Using Learning Analytics for Investigating Learning Processes in Inclusive Chemistry Classrooms using Universal Design for Learning
Enabling more individualised learning is one of the most frequently articulated arguments for the use of digital media in school lessons. At the same time, the Universal Design for Learning (UDL; CAST, 2011) is an internationally widespread concept which, by minimizing learning barriers, appears suitable for initiating and designing inclusive teaching and learning processes.
In a previous research project, UDL was used to develop a digital, iPad-based learning environment that aimed to promote concepts about the nature of science in heterogeneous learning groups (Walkowiak & Nehring, 2018). This learning environment was investigated in an experimental study. Although the results show fundamentally positive effects on learning development, it is also clear that no higher growth is associated with an increase in UDL-based learning opportunities (Walkowiak, 2019).
This raises questions about the processes in UDL- and iPad-based learning, which relate in particular to the use of the numerous offers (e.g. “multiple means of representation” or “multiple multiple means of action and expression”).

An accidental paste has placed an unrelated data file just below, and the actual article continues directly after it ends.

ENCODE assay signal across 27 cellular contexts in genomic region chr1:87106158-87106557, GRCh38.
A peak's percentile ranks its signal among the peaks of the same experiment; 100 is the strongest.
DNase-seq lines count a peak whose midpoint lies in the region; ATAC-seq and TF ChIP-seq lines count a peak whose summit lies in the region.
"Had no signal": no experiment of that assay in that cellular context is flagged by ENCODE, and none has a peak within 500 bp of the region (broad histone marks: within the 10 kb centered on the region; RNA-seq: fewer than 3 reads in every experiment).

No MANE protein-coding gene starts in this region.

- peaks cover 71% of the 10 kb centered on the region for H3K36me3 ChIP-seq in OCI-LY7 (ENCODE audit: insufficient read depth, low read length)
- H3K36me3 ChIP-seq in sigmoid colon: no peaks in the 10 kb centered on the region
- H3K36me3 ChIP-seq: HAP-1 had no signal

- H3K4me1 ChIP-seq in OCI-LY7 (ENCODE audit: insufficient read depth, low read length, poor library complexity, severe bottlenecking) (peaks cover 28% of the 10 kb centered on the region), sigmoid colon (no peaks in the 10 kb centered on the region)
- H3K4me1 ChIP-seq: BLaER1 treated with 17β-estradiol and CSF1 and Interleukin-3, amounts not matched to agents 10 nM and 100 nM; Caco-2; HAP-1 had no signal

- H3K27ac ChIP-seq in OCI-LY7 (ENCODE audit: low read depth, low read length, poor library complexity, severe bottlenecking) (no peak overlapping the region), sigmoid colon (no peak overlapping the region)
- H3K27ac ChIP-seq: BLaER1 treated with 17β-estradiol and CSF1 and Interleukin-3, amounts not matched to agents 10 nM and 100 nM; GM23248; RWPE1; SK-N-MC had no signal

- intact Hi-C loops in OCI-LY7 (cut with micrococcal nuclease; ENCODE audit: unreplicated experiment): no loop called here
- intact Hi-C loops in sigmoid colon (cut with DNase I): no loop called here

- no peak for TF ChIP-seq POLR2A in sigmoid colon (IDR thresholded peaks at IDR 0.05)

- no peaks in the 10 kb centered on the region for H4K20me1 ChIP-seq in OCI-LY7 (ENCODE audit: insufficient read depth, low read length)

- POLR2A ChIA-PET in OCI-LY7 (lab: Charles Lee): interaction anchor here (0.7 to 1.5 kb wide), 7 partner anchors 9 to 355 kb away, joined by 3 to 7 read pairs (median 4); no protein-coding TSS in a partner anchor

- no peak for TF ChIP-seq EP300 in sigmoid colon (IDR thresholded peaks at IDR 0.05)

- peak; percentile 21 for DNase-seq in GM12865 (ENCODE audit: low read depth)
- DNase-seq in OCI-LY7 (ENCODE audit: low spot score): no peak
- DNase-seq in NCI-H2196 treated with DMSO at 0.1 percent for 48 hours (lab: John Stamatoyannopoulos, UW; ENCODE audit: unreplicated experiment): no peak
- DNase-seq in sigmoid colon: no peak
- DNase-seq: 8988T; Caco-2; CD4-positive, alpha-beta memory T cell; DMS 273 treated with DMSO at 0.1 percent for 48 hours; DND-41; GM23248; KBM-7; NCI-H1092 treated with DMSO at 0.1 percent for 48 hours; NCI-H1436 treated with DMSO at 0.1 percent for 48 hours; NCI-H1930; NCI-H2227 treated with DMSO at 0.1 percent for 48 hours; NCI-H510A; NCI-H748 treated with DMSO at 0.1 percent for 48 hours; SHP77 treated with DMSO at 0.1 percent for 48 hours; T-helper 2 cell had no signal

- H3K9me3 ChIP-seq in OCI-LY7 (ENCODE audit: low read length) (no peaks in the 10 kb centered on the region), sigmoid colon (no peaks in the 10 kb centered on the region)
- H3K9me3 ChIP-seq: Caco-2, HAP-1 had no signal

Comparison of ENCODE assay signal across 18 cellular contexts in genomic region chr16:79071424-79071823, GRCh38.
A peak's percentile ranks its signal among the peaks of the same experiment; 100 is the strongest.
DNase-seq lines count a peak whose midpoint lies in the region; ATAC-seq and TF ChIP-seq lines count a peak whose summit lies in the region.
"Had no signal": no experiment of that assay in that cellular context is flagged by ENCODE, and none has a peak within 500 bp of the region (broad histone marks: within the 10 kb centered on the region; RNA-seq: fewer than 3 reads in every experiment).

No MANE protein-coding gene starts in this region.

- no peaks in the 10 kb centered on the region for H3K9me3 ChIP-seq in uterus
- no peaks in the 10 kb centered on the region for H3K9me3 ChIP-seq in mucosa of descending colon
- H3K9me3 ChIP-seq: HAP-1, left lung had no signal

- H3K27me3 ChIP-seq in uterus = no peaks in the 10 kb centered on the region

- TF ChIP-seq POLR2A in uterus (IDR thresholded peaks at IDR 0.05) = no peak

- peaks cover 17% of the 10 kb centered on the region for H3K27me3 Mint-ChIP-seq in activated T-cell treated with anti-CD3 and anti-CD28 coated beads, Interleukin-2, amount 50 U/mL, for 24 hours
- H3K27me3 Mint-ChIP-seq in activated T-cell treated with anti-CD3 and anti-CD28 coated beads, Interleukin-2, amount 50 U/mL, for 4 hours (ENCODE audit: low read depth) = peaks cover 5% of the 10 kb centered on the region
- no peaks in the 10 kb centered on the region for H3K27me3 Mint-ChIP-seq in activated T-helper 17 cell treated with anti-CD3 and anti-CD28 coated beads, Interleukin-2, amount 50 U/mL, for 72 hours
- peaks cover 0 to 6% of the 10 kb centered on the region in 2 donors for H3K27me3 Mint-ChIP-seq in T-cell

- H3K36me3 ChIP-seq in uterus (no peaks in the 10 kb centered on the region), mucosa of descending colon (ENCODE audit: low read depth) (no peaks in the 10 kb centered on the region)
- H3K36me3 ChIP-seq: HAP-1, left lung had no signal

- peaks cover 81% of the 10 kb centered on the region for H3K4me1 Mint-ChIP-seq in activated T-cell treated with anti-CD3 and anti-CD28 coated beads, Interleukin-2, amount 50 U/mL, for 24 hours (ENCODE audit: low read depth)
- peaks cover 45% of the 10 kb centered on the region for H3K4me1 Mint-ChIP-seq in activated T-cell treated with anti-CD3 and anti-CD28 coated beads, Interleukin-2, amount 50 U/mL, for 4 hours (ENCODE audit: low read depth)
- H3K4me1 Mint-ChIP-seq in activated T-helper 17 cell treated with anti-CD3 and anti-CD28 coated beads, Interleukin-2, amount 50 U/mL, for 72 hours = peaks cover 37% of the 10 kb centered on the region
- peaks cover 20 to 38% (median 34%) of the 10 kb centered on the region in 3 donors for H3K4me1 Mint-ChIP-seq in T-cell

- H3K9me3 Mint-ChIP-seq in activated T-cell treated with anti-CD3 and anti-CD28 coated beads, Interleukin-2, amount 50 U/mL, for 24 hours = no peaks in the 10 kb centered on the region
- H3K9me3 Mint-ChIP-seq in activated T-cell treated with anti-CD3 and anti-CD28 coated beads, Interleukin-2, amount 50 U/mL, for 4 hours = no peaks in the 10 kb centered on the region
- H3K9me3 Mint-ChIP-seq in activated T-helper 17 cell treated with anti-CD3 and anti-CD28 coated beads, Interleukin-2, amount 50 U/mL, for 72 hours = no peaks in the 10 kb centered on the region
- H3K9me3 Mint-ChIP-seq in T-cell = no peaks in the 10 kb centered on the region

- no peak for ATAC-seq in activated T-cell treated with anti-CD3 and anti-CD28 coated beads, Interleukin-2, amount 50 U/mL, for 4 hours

Using suitable methods of learning analytics, it is therefore to be investigated how pupils learn in such an iPad-based setting and how the use of the learning offers is related to learning-relevant characteristics. Statements about possible forms of learning analytics-based support are to be derived and tested.
CAST. (2011). Universal Design for Learning Guidelines version 2.0. Author: Wakefield, MA.
Walkowiak, M. (2019). Konzeption und Evaluation von universell designten Lernumgebungen und Asessments zur Förderung und Erfassung von Nature of Science Konzepten Inhaltsverzeichnis. Hannover: Leibniz Universität Hannover. https://doi.org/https://doi.org/10.15488/5145
Walkowiak, M., & Nehring, A. (2018). Assessing Nature of Science Concepts in Inclusive Chemistry Classes Using Universal Design for Assessment. In O. E. Finlayson, E. McLoughlin, S. Erduran, & P. Childs (Eds.), Research, Practice and Collaboration in Science Education Proceedings of the ESERA 2017 Conference (pp. 2322–2334).Dublin: Dublin City University.